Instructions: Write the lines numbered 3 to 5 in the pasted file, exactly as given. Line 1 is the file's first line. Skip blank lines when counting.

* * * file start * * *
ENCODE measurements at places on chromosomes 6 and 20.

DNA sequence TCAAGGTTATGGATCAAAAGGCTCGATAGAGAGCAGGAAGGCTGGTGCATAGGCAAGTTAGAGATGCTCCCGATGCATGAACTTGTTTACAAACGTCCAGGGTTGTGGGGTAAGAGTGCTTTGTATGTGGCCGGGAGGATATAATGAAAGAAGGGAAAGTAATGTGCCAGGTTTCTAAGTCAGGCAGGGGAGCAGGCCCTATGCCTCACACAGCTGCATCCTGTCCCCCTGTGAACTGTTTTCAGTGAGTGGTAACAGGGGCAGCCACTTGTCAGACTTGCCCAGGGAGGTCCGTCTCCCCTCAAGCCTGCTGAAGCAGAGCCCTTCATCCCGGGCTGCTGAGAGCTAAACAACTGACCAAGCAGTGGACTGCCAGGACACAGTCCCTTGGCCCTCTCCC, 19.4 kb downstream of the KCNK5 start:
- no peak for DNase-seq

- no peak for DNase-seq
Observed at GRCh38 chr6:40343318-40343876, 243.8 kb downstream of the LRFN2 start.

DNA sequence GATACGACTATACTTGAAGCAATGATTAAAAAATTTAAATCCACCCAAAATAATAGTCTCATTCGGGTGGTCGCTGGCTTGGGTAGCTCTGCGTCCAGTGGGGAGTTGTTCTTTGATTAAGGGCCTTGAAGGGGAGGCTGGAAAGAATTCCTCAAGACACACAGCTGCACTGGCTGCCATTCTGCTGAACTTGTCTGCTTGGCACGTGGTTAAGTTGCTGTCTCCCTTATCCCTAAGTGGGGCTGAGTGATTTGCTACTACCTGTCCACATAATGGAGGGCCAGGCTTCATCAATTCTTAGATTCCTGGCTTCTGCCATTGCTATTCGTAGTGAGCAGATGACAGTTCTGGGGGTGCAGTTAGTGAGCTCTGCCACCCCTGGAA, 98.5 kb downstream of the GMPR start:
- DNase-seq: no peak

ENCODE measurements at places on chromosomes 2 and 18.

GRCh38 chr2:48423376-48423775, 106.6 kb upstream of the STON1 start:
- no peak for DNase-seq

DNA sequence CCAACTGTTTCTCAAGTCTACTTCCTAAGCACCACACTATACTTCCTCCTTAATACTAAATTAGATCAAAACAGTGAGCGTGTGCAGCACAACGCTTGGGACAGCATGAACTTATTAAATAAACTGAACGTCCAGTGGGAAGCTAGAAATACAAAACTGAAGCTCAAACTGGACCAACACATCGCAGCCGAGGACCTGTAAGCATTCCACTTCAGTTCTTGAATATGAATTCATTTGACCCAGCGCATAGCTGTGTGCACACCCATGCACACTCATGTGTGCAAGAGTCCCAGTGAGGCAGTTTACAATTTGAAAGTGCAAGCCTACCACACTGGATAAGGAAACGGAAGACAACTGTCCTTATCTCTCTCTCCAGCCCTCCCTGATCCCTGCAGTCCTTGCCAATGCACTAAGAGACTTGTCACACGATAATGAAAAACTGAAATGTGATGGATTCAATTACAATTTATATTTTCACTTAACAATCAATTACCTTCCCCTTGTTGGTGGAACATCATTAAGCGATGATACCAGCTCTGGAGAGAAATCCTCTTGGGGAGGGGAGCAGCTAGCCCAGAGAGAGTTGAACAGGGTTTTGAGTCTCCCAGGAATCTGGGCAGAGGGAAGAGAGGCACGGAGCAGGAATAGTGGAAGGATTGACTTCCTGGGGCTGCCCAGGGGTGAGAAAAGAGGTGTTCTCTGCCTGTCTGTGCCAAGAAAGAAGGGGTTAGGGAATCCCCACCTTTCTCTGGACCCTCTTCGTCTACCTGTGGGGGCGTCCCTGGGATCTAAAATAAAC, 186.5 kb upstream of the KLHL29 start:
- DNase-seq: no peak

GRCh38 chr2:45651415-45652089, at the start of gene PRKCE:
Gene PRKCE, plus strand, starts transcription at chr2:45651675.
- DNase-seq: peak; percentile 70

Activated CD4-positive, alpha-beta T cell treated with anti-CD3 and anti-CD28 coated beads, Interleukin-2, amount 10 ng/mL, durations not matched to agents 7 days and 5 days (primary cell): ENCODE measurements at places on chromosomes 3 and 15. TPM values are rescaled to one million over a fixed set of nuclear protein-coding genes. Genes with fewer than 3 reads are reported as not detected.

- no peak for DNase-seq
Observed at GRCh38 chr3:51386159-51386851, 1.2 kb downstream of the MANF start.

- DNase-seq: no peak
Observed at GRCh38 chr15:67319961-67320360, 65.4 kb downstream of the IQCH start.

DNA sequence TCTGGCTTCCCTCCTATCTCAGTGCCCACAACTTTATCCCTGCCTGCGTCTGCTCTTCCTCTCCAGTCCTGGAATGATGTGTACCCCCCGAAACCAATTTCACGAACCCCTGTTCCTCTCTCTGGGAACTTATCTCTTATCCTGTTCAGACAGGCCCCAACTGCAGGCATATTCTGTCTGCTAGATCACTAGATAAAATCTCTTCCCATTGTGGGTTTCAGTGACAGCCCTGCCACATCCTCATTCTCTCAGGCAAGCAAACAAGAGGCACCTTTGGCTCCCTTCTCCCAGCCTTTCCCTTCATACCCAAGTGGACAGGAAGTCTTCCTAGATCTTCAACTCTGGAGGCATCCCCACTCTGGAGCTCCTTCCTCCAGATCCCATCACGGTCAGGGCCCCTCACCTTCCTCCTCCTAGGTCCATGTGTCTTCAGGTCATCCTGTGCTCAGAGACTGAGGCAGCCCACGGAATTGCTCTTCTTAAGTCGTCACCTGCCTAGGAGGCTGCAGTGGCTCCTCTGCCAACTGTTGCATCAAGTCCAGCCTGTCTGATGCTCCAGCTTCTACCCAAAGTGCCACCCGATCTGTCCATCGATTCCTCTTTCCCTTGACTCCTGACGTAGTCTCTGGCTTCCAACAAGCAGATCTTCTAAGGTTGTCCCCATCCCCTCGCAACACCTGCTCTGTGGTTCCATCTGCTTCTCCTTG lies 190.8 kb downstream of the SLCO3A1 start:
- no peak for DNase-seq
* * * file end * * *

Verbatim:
- no peak for DNase-seq

- no peak for DNase-seq
Observed at GRCh38 chr6:40343318-40343876, 243.8 kb downstream of the LRFN2 start.